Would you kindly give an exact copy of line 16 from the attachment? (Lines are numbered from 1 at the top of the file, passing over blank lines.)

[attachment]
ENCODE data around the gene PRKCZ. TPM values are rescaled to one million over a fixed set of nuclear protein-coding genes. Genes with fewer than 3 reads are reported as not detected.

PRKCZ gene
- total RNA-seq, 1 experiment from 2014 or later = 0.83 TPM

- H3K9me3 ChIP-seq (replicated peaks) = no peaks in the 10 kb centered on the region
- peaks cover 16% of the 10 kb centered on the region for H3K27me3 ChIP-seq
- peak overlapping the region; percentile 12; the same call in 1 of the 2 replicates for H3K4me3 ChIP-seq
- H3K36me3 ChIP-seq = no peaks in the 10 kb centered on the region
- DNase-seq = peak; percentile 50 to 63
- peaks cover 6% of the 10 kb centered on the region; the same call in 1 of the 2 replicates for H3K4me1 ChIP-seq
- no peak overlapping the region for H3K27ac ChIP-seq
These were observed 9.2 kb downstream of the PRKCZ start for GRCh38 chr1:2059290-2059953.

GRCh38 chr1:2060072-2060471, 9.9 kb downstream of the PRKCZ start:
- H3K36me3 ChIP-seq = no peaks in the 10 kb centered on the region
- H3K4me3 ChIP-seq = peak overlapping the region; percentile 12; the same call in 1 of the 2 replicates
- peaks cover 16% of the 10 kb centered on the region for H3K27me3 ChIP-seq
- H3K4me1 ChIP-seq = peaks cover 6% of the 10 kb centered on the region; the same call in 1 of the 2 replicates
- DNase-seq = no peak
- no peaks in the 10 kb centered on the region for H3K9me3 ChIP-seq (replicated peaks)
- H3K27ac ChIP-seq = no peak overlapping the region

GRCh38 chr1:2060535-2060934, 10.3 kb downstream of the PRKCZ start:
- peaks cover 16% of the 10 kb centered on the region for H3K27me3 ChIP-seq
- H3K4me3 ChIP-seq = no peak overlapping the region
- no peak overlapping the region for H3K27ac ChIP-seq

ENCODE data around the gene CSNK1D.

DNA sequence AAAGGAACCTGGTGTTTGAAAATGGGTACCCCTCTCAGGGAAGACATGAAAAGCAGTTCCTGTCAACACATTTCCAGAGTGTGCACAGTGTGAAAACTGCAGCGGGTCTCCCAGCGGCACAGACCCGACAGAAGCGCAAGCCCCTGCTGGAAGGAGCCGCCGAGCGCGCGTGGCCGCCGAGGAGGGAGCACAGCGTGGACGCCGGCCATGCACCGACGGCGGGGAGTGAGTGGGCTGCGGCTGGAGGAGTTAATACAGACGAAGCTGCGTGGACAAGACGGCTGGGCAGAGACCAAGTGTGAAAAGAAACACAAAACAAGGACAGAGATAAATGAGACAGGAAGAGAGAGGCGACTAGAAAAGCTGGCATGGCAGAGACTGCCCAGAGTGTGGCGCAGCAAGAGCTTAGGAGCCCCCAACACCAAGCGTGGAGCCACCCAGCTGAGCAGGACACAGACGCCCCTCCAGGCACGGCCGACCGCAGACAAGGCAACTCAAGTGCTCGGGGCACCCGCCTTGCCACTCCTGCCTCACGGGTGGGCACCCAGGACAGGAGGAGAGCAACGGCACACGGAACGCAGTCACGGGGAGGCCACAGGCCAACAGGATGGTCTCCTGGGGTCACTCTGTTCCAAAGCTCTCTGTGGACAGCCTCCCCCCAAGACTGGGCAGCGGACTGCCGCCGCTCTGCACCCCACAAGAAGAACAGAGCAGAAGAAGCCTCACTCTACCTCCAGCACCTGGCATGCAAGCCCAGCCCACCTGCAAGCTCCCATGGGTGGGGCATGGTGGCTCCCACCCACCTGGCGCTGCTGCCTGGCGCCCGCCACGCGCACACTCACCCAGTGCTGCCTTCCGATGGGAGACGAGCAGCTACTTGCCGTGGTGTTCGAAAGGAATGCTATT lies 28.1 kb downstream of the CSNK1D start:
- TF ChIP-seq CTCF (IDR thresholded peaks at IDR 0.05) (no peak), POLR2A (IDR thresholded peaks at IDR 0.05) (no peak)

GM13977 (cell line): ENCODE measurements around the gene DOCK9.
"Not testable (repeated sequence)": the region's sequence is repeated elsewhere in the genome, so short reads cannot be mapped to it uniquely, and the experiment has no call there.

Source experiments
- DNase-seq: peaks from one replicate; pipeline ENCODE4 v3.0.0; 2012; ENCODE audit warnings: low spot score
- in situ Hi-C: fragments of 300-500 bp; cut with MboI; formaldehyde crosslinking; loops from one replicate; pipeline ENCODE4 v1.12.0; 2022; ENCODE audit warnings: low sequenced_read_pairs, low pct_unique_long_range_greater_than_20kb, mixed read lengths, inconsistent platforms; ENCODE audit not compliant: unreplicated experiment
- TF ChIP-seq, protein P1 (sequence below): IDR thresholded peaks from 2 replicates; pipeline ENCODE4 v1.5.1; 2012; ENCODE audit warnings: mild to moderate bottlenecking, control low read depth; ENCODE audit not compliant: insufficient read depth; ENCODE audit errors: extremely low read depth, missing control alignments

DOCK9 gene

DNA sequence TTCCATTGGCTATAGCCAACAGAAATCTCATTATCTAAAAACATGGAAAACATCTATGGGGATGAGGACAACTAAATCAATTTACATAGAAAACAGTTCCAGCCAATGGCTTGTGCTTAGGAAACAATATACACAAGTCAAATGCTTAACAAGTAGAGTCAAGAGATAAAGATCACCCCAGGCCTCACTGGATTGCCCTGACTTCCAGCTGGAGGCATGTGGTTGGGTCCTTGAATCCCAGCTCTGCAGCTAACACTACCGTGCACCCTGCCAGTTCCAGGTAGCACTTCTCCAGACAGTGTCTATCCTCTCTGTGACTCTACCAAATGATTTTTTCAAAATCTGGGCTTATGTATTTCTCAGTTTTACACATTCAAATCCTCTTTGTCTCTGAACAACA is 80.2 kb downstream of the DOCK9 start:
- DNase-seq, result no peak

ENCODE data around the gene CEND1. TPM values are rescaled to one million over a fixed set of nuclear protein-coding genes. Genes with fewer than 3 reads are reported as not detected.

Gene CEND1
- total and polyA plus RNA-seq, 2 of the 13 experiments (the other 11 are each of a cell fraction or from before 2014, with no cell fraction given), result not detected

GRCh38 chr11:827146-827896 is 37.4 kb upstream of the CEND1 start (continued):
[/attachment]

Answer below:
- H3K4me1 ChIP-seq = peaks cover 6% of the 10 kb centered on the region; the same call in 1 of the 2 replicates